2.5 star(s), 75 minutes, Streaming
“Contracts,” the debut action film from writer-director Alex Chung, shows a lot of promise, and spotlights some very creative fight choreography when it comes to hand-to-hand combat, but the film feels more like a sizzle reel than an actual movie. “Contracts” is essentially structured like an anthology film, which often showcase short works by multiple directors. In this case, Chung is the only director, and “Contracts” plays out like a series of short, three-to-five-minute fight sequences between assassins and a master killer dispatched to finish them all off. This is not a knock on Chung’s art. For his sophomore feature, though, I’d love to see him incorporate more story to fill in the gaps between punches, kicks and final blows.
2 star(s), 88 minutes, Streaming
Director Bruce Wemple really has a thing for woodsy urban legends.
“The Retreat,” his second release so far this year, is about two guys camping who may or may not encounter the wendigo. This follows the release of “Monstrous” in August, which was about two friends searching for a missing loved one believed to be a victim of Bigfoot.
I’m all for watching more movies about giant furry beasts in the woods, but is it too much to ask that the movies at least be good?
“The Retreat,” for instance, is surprisingly strong for about the first half-hour. Gus (Grant Schumacher) agrees to go backpacking with Adam (Dylan Grunn) in lieu of a traditional bachelor party because Gus is Adam’s "best man" in his upcoming wedding. The lodge where they’re staying is adorned with too many drawings and renderings of the wendigo. Then another backpacker gives Gus some high-powered hallucinogenic tea, which of course he cajoles Adam into drinking against his better judgment.
But once the drugs kick in, Wemple loses sight of his endgame. “The Retreat” becomes an uneven, nightmarish odyssey for one of the main characters, but Wemple’s attempts to play with time and disrupt his own narrative to keep viewers guessing completely backfires, at least for me.
If you want to watch a superior drug-fueled descent into madness, go seek out “Toad Road.”
2.5 star(s), 84 minutes, Streaming
As evidenced by the publicity art above, “Sleepless Beauty,” which hails from Russia, doesn’t lack for impressive visuals, but it doesn’t bring nearly enough original ideas to truly distinguish itself.
“Sleepless Beauty” is basically a new variation of a familiar and popular subgenre whereby ordinary folks find themselves abducted and subjected to a barrage of ruthless experiments by a faceless, nameless government or scientific entity. In this case, the innocent, unsuspecting protagonist is Mila (Polina Davydova), who is forced to remain awake for days while she endures an onslaught of torture and virtual-reality mind control.
I found myself returning in my mind over and over again to “Martyrs,” Pascal Laugier’s 2008 masterpiece, which explored many of the same themes but in a superior and wholly original way.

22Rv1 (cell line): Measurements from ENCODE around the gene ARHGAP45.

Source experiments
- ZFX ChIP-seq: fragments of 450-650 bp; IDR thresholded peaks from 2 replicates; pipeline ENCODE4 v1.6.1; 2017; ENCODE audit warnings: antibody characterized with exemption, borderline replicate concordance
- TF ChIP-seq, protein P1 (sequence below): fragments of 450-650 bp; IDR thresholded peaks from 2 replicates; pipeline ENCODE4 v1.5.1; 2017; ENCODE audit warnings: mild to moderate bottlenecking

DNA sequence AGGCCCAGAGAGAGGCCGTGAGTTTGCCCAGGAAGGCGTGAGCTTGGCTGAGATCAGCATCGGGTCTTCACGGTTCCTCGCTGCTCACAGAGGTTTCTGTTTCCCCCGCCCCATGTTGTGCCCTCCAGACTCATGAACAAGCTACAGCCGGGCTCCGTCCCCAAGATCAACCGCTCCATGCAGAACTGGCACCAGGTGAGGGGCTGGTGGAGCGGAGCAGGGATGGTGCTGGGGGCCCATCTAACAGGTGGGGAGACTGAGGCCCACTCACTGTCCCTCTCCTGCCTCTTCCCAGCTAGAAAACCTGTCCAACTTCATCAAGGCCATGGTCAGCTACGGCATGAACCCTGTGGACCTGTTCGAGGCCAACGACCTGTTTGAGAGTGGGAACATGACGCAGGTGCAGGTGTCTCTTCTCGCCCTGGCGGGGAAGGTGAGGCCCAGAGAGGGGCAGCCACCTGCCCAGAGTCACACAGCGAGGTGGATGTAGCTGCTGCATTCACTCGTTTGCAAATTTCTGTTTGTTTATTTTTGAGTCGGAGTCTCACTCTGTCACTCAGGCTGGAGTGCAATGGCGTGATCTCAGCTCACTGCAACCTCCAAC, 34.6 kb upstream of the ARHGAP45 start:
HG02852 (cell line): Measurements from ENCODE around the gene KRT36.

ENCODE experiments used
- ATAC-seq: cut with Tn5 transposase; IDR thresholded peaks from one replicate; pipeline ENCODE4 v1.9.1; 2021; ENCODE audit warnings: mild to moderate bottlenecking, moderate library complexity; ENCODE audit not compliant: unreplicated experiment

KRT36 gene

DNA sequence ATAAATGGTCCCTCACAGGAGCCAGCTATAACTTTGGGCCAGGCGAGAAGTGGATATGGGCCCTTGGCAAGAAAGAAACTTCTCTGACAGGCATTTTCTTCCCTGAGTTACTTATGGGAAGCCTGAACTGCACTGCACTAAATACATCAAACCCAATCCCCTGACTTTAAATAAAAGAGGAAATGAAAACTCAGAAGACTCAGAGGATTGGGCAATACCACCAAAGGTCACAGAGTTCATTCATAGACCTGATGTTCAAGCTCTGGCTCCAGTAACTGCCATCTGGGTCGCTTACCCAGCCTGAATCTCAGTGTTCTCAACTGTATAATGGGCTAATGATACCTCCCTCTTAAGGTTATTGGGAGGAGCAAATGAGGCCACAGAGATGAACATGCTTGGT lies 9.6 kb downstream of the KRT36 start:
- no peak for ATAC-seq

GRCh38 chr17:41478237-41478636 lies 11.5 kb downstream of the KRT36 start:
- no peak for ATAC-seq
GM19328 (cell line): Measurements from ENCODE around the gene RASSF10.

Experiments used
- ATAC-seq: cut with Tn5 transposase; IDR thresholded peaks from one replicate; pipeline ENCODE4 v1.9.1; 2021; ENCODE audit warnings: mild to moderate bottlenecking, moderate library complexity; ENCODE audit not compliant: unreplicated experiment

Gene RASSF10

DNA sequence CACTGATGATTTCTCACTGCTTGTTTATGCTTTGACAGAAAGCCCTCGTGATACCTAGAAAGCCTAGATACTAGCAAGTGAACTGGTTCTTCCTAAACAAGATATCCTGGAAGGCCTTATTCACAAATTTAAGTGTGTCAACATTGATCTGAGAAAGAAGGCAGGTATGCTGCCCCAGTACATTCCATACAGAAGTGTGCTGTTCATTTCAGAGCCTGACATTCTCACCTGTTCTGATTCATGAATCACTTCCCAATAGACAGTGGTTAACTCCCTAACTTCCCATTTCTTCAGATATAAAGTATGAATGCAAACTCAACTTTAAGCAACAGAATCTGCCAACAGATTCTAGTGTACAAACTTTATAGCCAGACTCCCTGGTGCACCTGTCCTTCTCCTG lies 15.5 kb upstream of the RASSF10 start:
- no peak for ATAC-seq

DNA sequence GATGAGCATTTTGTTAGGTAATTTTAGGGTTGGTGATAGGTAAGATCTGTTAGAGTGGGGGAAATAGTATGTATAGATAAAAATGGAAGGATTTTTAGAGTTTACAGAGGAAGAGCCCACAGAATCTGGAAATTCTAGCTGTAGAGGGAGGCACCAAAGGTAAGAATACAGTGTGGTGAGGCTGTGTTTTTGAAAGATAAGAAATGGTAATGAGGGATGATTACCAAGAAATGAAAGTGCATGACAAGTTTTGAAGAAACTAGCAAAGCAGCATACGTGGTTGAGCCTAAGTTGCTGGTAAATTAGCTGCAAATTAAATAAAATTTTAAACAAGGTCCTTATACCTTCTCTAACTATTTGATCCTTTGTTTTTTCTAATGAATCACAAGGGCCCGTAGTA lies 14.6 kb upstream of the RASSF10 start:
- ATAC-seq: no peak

“Sleepless Beauty” also suffers from one of the worst English-language dubs in recent memory.
1 star(s), 79 minutes, Streaming
“Incision,” the debut feature from a director known only as Az, opens with an ominous, stylized credits sequence reminiscent of “Se7en,” and then goes straight to a woman with her mouth sewn shut trying to escape a basement laboratory. Don’t get excited. Oh no. “Incision” is interminable. After 15 minutes of character introductions, you already feel beleaguered. Apparently, things reminiscent of a horror movie eventually happen, but I’ll be honest, I pulled the plug after 40 minutes when absolutely nothing horrific had yet to happen.
Also Available as of November 17, 2020
The Brides of Dracula The classic 1960 Hammer Films production with Peter Cushing is new to Blu-Ray.
Burst City The Japanese cyberpunk cult classic is on Blu-Ray from Arrow Video.
Marona’s Fantastic Tale Shout! Factory delivers some high-definition Blu-Ray fun for the family. Animation with French subtitles? Why not.
Silent Running Bruce Dern stars in another cult classic from Arrow Video about an astronaut charged with destroying the last vegetation from Earth.
Saturday Night Live: The Early Years This 12-DVD collector’s box includes 30 complete SNL episodes from the show’s first five seasons, a 28-page keepsake book and a bonus disc with three additional episodes and the 100th episode special.
John W. Allman has spent more than 25 years as a professional journalist and writer, but he’s loved movies his entire life. Good movies, awful movies, movies that are so gloriously bad you can’t help but champion them. Since 2009, he has cultivated a review column and now a website dedicated to the genre films that often get overlooked and interviews with cult cinema favorites like George A. Romero, Bruce Campbell and Dee Wallace. Contact him at Blood Violence and Babes.com, on Facebook @BloodViolenceBabes or on Twitter @BVB_reviews.